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Box’s Deal With Google Involves a Lot of Machine Learning

August 17, 2017, 4:10 PM UTC

People who use Box’s service to store their digital documents could find it easier to deal with files with lots of pictures.

The enterprise software company said Thursday that it’s now using Google’s (GOOG) image recognition technology to power a new service. That service is intended to help its customers who need to identify objects in photos and pictures in their online files.

Box (BOX) CEO Aaron Levie said that the service is suited for companies like retail shops that store images of their department store interiors and what to outline every detail in those photos. Before, those companies would have to use people to view each photo and manually label everything in it, like each individual item on a store shelf.

Levie pitched Box’s service as a faster way to do these kinds of mundane tasks that companies either assigned to low-level staff or bypassed altogether because of lack of resources.

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“Unfortunately, we are going to have to find some new roles for interns,” Levie joked.

Now, Box is using Google’s machine learning technology to sift through customer documents and automatically label images in their files. It’s one of the ways Box is using the various services of cloud computing providers like Google, Amazon (AMZN), and IBM (IBM) to augment its own service.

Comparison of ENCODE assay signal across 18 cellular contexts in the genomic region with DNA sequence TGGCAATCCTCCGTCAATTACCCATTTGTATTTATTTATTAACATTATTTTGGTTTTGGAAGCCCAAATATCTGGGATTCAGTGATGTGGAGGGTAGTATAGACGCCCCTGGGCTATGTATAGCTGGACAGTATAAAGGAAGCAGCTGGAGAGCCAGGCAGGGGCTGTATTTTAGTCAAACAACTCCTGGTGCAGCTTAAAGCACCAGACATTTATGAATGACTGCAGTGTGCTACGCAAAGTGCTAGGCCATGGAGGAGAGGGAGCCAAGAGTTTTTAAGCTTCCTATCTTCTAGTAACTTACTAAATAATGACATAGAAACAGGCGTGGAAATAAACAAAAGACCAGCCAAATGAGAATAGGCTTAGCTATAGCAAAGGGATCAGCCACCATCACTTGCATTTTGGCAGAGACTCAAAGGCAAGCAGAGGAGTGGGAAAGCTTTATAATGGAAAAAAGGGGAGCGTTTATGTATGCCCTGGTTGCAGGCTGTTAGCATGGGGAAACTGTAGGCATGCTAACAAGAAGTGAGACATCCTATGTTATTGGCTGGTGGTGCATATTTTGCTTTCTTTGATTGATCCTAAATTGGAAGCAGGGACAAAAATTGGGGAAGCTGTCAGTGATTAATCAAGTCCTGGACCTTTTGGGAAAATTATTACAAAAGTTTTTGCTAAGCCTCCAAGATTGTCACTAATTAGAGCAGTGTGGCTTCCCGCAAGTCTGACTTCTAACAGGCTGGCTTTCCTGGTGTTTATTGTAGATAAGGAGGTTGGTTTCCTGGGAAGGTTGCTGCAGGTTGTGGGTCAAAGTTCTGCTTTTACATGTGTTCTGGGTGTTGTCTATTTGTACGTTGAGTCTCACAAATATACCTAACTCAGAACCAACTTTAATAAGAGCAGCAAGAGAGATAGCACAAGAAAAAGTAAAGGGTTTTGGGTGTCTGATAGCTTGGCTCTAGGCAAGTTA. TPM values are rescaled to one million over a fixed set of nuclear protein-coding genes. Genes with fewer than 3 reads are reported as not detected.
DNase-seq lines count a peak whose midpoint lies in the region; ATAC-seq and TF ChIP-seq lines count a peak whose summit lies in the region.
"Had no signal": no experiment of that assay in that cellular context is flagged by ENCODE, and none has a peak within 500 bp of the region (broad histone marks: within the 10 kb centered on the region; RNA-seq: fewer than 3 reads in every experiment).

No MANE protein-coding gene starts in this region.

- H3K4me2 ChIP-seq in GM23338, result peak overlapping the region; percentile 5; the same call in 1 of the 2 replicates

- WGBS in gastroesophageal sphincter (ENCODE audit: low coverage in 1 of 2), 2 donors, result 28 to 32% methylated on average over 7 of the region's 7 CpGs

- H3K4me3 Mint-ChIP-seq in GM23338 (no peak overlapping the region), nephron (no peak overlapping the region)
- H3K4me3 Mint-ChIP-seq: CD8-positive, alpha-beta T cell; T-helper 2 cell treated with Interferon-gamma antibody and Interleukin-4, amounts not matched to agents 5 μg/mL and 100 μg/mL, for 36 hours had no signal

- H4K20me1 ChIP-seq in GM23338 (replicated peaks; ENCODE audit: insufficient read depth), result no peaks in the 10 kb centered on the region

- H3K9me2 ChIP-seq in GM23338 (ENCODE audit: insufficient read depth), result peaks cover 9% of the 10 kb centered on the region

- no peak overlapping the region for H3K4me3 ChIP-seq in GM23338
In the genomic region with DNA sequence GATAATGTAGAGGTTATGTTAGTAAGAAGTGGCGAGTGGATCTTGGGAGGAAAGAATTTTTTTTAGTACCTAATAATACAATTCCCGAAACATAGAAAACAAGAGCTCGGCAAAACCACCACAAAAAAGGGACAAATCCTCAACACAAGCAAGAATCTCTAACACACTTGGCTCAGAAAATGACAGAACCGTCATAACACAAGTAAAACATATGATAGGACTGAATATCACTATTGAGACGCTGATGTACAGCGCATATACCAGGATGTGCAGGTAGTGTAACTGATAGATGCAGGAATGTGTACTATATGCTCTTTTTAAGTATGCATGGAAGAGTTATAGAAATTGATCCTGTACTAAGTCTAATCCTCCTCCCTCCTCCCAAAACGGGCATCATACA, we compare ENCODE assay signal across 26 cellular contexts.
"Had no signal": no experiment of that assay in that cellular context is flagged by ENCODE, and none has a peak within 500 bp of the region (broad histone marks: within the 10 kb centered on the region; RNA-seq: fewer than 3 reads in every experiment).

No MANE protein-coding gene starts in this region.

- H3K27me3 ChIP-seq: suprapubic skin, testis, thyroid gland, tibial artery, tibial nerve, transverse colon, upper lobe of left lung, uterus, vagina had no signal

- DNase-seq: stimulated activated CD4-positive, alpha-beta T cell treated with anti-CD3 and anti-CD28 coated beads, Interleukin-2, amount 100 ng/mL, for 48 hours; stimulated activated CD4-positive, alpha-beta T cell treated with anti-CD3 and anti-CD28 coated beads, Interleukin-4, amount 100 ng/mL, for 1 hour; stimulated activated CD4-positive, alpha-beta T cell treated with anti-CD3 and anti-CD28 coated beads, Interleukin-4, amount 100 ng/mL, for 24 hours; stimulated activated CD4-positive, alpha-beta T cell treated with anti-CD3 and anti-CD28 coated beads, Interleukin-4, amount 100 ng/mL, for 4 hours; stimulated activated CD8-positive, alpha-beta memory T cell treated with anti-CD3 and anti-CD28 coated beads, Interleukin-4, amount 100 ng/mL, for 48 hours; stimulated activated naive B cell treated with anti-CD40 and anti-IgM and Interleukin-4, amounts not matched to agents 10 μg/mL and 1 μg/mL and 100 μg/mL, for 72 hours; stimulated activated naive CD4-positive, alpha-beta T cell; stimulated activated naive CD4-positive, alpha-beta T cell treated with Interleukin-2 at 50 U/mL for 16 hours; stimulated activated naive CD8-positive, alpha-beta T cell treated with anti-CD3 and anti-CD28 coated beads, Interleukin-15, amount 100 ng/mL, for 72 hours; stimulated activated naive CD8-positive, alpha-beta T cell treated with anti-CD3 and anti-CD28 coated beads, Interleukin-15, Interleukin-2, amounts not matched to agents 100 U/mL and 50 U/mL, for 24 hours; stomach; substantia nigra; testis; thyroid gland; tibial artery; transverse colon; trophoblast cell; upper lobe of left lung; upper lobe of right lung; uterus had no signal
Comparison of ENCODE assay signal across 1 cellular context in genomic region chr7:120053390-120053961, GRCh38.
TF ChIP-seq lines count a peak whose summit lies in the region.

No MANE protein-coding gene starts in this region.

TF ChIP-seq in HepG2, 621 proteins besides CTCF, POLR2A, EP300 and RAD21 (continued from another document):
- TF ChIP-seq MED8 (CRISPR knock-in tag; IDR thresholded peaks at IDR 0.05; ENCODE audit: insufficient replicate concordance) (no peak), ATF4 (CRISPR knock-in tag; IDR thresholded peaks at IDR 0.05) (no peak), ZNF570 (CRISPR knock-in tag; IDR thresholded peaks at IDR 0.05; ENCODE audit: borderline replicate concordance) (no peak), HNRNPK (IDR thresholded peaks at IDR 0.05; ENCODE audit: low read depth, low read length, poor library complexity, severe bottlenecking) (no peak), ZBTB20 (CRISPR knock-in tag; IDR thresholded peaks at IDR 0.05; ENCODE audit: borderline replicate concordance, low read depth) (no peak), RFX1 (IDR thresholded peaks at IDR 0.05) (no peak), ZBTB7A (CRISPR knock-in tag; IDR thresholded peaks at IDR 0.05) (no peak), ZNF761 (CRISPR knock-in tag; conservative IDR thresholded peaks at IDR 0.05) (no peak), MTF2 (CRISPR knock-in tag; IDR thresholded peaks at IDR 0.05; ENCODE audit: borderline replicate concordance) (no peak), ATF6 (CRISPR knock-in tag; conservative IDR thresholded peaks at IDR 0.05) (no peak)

As of now, Levie explained, Google’s cloud service seems best suited for the task of image recognition—in part after roughly 15 years of Google honing its technology as part of its Google Image feature. Likewise, Amazon’s cloud computing service may be better suited for sifting and parsing meaning through audio files because of the work the company has done to improve its Alexa digital assistant, which understands and responds to people’s voices, he added.

In the long run, however, Levie expects these companies’ various image and audio recognition technologies to “largely equal out.” At that time, however, it’s likely these cloud companies will have another advantage over one another in some other future service, he speculated.

Levie did not say when the new image-recognition service would be released to the public, only that it’s currently testing the service with certain customers in what’s known as a beta test. Levie said he wants to make sure that the service’s accuracy rate at identifying objects is high enough before it’s ready for prime time.

These types of image recognition and other automated tasks, he continued, are examples of the type of tasks artificial intelligence technologies are currently best suited. “It won’t necessarily show up in some sort of magical robot or a [digital] assistant that can do anything,” he said in reference to AI’s current capabilities.

Instead, Levie concluded, machine learning presents “a lot of extremely pragmatic use cases” to automate and perform certain tasks at an “order of magnitude more accurately than a human can do.”